It was February and things were going from bad to worse for the European Union’s vaccination campaign, and for its top executive, Ursula von der Leyen.
Much of Europe was in lockdown, people were dying, and the bloc was running low on doses of vaccines after its biggest supplier, AstraZeneca, announced production problems. Critics inside and outside the European Union questioned von der Leyen’s leadership and accused her of mishandling the crisis.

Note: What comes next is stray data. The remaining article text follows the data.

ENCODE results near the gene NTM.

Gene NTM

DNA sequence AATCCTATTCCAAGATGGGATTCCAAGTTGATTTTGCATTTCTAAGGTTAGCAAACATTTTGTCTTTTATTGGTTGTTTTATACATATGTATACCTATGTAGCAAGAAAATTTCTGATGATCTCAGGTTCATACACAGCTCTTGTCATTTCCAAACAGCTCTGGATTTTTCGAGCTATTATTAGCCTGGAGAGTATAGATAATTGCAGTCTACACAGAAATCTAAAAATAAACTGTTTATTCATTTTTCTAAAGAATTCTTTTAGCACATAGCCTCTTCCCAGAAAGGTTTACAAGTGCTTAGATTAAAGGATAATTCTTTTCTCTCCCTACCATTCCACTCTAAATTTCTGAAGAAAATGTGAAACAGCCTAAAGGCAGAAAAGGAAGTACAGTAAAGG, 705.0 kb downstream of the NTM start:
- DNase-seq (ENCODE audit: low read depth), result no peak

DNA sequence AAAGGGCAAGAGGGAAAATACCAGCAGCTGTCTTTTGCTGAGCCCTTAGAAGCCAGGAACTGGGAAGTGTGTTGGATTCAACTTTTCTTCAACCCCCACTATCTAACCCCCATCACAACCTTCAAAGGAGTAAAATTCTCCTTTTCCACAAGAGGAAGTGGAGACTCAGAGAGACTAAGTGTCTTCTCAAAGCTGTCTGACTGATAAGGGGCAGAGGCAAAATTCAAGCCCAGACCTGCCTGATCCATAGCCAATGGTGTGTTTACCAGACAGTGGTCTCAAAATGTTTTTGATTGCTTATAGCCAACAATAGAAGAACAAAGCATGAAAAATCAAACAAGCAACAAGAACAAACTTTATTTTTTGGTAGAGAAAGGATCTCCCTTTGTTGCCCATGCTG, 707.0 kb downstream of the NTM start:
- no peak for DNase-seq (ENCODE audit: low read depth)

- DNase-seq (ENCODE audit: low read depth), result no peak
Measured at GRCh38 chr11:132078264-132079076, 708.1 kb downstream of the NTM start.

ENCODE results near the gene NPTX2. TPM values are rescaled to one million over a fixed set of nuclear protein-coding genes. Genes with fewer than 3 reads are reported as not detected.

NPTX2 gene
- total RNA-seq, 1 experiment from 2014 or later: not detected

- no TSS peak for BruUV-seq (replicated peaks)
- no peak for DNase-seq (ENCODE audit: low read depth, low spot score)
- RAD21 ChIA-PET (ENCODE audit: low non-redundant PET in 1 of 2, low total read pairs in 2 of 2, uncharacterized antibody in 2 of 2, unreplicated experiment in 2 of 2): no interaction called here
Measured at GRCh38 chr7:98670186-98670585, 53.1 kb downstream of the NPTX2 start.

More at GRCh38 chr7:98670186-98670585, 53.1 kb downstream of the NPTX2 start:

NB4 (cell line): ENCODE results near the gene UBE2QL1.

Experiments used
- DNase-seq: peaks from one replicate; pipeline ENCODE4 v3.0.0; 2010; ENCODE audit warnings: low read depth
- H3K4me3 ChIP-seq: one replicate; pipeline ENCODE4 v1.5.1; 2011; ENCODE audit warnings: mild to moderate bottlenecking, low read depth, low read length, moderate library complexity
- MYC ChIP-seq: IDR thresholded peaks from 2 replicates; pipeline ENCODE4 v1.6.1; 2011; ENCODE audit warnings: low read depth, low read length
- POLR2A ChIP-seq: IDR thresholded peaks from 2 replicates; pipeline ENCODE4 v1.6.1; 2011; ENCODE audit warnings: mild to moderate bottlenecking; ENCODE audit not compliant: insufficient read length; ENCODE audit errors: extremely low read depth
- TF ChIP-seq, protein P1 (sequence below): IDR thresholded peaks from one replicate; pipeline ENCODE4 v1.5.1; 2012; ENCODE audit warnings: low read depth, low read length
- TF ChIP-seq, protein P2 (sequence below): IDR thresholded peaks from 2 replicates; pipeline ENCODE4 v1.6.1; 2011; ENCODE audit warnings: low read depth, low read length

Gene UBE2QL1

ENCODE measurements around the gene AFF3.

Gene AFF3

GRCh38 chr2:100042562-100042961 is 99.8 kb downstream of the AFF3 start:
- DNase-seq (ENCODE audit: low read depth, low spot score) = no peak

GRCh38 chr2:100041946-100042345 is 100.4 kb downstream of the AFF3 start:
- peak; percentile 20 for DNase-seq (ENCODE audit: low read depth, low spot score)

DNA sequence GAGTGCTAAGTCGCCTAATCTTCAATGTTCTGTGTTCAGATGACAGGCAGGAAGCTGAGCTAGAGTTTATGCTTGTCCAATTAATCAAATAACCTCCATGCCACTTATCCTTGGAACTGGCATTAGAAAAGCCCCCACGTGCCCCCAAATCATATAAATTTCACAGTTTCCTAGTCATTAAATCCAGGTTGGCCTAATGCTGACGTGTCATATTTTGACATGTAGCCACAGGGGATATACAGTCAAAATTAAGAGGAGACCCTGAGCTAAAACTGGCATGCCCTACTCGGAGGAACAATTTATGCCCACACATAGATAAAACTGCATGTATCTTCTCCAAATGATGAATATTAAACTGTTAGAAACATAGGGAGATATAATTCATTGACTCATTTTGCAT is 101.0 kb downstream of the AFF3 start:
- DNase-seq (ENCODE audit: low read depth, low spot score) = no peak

It was at that low point that she caught a break.
For a month, von der Leyen had been exchanging texts and calls with Albert Bourla, the chief executive of Pfizer, another vaccine supplier to the bloc. And as they spoke, two things became clear: Pfizer might have more doses it could offer the bloc — many more. And the European Union would be thrilled to have them.